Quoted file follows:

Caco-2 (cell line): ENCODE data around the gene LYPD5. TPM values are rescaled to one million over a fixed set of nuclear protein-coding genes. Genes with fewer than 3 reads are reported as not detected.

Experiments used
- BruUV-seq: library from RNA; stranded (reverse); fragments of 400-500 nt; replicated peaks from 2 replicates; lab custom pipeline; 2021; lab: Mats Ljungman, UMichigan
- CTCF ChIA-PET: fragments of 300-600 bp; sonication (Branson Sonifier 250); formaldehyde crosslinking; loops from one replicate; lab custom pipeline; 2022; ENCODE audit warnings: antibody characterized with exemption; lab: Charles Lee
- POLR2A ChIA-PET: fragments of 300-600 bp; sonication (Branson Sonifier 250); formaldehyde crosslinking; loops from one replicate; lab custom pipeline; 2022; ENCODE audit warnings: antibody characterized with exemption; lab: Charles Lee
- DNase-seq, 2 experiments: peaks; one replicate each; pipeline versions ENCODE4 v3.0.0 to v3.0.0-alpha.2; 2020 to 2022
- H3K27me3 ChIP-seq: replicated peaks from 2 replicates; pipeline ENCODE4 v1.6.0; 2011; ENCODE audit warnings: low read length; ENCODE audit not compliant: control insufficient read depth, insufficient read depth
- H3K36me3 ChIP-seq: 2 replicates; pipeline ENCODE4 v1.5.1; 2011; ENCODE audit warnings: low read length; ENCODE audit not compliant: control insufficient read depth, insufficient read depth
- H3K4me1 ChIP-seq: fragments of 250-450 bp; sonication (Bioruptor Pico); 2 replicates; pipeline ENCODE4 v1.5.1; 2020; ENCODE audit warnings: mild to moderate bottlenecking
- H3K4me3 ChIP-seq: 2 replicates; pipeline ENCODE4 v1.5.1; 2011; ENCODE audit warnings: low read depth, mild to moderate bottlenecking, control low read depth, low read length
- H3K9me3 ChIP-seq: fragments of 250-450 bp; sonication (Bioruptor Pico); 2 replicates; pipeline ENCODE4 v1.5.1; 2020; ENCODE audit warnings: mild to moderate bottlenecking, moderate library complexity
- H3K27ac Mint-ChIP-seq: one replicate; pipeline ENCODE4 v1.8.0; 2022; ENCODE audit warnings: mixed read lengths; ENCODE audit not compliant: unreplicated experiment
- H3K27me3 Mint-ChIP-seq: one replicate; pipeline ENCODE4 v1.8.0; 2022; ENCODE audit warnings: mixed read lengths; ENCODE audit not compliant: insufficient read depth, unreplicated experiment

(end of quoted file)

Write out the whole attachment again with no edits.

Caco-2 (cell line): ENCODE data around the gene LYPD5. TPM values are rescaled to one million over a fixed set of nuclear protein-coding genes. Genes with fewer than 3 reads are reported as not detected.

Experiments used
- BruUV-seq: library from RNA; stranded (reverse); fragments of 400-500 nt; replicated peaks from 2 replicates; lab custom pipeline; 2021; lab: Mats Ljungman, UMichigan
- CTCF ChIA-PET: fragments of 300-600 bp; sonication (Branson Sonifier 250); formaldehyde crosslinking; loops from one replicate; lab custom pipeline; 2022; ENCODE audit warnings: antibody characterized with exemption; lab: Charles Lee
- POLR2A ChIA-PET: fragments of 300-600 bp; sonication (Branson Sonifier 250); formaldehyde crosslinking; loops from one replicate; lab custom pipeline; 2022; ENCODE audit warnings: antibody characterized with exemption; lab: Charles Lee
- DNase-seq, 2 experiments: peaks; one replicate each; pipeline versions ENCODE4 v3.0.0 to v3.0.0-alpha.2; 2020 to 2022
- H3K27me3 ChIP-seq: replicated peaks from 2 replicates; pipeline ENCODE4 v1.6.0; 2011; ENCODE audit warnings: low read length; ENCODE audit not compliant: control insufficient read depth, insufficient read depth
- H3K36me3 ChIP-seq: 2 replicates; pipeline ENCODE4 v1.5.1; 2011; ENCODE audit warnings: low read length; ENCODE audit not compliant: control insufficient read depth, insufficient read depth
- H3K4me1 ChIP-seq: fragments of 250-450 bp; sonication (Bioruptor Pico); 2 replicates; pipeline ENCODE4 v1.5.1; 2020; ENCODE audit warnings: mild to moderate bottlenecking
- H3K4me3 ChIP-seq: 2 replicates; pipeline ENCODE4 v1.5.1; 2011; ENCODE audit warnings: low read depth, mild to moderate bottlenecking, control low read depth, low read length
- H3K9me3 ChIP-seq: fragments of 250-450 bp; sonication (Bioruptor Pico); 2 replicates; pipeline ENCODE4 v1.5.1; 2020; ENCODE audit warnings: mild to moderate bottlenecking, moderate library complexity
- H3K27ac Mint-ChIP-seq: one replicate; pipeline ENCODE4 v1.8.0; 2022; ENCODE audit warnings: mixed read lengths; ENCODE audit not compliant: unreplicated experiment
- H3K27me3 Mint-ChIP-seq: one replicate; pipeline ENCODE4 v1.8.0; 2022; ENCODE audit warnings: mixed read lengths; ENCODE audit not compliant: insufficient read depth, unreplicated experiment